Although suspected of “subversive innovations by his enemies in his own time,” and often by western critics to this day, “St. Gregory was deeply rooted in tradition" [9]. Most of Palamas’ views and motives can be traced back to the “Cappadocian Fathers and St. Maximus the Confessor, as well as to Pseudo-Dionysius” [10]. Nonetheless, the theology of St. Gregory Palamas was in no way a “theology of repetition,” but rather a “creative extension of ancient tradition,” the starting point of which was “Life in Christ” [11]. Although it has been suggested that the theology of Palamas “should be described in modern terms as an “existentialist theology” [12], in fact “it differed radically from modern conceptions which are currently denoted by this label” [13]. The starting point of Palamas’ theology was “the history of salvation,” for which reason, in imitation of St. Irenaeus, one may call the theology of St. Gregory Palamas a “theology of facts.” “In this connection,” Florovsky concludes, “we may regard St. Gregory Palamas as our guide and teacher, in our endeavor to theologize from the heart of the Church” [14].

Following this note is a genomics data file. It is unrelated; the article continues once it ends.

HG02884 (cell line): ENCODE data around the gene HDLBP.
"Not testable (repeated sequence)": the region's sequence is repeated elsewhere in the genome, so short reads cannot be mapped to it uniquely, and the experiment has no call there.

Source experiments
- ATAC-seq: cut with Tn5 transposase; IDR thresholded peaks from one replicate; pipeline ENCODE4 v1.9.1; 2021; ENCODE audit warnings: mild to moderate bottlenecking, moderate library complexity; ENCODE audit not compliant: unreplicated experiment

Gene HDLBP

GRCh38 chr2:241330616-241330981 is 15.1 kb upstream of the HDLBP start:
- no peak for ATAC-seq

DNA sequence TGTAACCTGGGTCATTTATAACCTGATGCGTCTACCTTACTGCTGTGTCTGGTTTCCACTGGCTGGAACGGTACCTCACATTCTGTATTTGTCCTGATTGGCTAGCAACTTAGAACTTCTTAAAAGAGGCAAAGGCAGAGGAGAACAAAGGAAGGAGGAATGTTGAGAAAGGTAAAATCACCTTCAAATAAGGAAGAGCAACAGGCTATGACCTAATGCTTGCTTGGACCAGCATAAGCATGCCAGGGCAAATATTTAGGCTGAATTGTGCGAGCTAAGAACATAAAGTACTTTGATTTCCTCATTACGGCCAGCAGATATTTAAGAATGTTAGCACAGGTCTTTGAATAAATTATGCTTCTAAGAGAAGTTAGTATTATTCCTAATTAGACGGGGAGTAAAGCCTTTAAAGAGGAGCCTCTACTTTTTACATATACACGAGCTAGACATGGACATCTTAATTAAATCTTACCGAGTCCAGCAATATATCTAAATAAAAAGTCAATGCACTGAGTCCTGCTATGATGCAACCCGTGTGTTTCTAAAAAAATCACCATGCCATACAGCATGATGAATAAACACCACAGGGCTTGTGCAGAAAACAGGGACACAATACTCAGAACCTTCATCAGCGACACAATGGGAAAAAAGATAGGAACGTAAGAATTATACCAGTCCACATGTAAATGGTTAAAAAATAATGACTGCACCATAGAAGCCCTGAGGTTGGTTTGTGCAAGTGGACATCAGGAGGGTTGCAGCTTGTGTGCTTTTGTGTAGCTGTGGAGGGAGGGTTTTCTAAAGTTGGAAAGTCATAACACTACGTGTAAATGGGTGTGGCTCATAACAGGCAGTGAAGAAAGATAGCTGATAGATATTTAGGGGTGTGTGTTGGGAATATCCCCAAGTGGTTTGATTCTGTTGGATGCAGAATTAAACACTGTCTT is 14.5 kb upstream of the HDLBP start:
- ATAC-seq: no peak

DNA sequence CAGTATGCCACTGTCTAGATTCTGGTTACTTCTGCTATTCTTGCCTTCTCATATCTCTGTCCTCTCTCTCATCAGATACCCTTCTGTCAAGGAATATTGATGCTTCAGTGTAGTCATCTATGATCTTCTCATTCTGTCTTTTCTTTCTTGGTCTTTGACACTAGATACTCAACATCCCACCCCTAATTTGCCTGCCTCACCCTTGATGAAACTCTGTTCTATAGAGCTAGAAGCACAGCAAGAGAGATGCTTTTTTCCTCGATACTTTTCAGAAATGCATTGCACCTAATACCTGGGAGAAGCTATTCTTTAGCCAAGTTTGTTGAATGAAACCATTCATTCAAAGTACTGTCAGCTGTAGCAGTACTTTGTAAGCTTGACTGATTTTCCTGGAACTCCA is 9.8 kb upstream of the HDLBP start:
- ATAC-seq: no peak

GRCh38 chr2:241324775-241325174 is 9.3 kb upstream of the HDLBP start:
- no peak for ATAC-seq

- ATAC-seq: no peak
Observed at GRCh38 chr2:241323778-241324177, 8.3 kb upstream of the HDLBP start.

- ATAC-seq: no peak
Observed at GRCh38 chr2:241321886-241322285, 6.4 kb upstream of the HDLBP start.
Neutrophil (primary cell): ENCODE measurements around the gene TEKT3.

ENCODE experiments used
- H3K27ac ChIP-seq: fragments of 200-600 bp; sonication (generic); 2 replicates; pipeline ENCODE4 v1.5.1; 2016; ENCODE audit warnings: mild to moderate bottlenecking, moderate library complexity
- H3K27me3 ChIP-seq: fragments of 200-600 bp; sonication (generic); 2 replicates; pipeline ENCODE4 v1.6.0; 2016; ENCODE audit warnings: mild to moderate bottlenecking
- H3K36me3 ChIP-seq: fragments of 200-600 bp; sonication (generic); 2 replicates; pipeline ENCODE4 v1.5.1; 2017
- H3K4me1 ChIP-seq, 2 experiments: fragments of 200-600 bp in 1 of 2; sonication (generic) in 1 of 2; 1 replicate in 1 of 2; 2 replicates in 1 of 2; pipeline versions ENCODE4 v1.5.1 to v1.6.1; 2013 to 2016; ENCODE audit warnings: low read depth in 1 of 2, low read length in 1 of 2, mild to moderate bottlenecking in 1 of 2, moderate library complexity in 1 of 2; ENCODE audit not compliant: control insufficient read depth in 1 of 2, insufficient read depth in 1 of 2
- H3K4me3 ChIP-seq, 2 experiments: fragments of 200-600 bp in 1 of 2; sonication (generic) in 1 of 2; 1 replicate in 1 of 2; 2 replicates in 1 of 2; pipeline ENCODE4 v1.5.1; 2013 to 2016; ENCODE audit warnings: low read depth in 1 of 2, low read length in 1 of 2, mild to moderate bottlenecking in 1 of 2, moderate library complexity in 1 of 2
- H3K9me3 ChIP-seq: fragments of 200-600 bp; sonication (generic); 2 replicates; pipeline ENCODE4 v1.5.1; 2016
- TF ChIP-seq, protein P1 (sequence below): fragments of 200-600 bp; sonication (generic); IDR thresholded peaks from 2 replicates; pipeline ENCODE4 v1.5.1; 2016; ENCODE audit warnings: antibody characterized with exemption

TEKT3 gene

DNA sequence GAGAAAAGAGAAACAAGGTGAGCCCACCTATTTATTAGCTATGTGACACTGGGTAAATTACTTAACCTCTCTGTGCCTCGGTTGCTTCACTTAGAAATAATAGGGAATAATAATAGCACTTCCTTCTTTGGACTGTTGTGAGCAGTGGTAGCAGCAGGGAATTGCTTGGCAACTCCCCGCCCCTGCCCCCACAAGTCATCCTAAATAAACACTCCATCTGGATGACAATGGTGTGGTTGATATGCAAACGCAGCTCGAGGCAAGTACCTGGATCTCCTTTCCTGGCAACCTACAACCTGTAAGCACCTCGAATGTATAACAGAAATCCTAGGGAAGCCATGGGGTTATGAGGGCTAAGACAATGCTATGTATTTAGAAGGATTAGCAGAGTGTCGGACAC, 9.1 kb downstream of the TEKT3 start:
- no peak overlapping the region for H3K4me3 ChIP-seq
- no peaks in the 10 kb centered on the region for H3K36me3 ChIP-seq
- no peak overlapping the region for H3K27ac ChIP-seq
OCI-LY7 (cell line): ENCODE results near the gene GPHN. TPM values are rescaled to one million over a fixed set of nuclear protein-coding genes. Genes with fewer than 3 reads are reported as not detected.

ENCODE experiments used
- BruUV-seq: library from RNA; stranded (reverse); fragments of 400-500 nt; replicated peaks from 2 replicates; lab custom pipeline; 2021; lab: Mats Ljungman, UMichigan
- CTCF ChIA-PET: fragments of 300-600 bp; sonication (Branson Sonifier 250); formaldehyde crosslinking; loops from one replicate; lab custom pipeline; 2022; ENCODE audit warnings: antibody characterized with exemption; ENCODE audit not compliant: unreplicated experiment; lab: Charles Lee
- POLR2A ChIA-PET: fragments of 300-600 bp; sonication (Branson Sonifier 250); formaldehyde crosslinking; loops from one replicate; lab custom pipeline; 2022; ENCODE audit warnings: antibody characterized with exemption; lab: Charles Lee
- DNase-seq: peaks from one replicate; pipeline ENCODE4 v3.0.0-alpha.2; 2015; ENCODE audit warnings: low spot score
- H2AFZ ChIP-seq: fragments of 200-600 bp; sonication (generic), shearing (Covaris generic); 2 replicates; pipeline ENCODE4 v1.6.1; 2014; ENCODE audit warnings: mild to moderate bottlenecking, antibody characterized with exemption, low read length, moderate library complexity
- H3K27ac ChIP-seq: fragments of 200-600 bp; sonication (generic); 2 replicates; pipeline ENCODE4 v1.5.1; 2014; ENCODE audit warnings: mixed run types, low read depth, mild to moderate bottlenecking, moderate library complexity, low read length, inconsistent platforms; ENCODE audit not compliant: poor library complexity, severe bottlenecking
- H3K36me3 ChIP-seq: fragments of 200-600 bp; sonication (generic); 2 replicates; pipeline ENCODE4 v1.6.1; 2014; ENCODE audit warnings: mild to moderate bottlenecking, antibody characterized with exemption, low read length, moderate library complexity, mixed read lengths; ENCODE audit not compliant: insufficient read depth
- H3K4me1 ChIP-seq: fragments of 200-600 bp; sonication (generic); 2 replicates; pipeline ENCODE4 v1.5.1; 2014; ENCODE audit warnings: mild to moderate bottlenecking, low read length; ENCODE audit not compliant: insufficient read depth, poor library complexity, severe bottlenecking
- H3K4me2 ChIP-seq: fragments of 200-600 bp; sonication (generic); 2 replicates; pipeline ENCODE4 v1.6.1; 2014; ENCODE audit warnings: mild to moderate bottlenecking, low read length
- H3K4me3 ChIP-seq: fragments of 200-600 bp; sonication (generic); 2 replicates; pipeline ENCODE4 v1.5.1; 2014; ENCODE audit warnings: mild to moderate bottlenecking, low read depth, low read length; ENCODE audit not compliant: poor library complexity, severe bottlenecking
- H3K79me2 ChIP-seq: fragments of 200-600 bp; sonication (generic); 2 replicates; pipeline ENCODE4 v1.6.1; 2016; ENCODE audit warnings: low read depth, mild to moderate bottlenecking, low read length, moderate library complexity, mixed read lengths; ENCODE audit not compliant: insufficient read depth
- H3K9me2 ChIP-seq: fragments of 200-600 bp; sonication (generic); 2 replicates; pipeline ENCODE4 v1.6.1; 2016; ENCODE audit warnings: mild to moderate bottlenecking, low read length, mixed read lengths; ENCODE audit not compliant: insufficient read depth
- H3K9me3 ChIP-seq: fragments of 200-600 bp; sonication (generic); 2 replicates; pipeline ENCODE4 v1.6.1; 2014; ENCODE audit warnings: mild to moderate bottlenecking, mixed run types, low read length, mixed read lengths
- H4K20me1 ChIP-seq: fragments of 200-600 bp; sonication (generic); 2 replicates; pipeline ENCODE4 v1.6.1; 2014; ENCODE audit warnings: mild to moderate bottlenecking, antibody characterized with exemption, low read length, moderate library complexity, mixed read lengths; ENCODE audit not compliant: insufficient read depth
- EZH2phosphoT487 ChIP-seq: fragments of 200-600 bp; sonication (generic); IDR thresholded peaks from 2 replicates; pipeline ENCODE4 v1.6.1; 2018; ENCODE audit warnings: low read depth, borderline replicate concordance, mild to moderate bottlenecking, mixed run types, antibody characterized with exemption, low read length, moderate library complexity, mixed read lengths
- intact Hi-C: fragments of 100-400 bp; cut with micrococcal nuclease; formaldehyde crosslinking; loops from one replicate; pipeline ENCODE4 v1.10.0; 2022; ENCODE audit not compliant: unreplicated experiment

Alexei Klimoff argues that this essay is linked to his polemic with Bulgakov, as he “seeks to reaffirm the place of Palamas within mainline patristic tradition, in this sense refuting Bulgakov’s claim that St Gregory can be seen as one of the originators of Sophilology" [15]. In the following letter written to Bulgakov on July 4/22, 1926, Florovsky argues that acquaintance with Palamas would have made his Sophia unnecessary: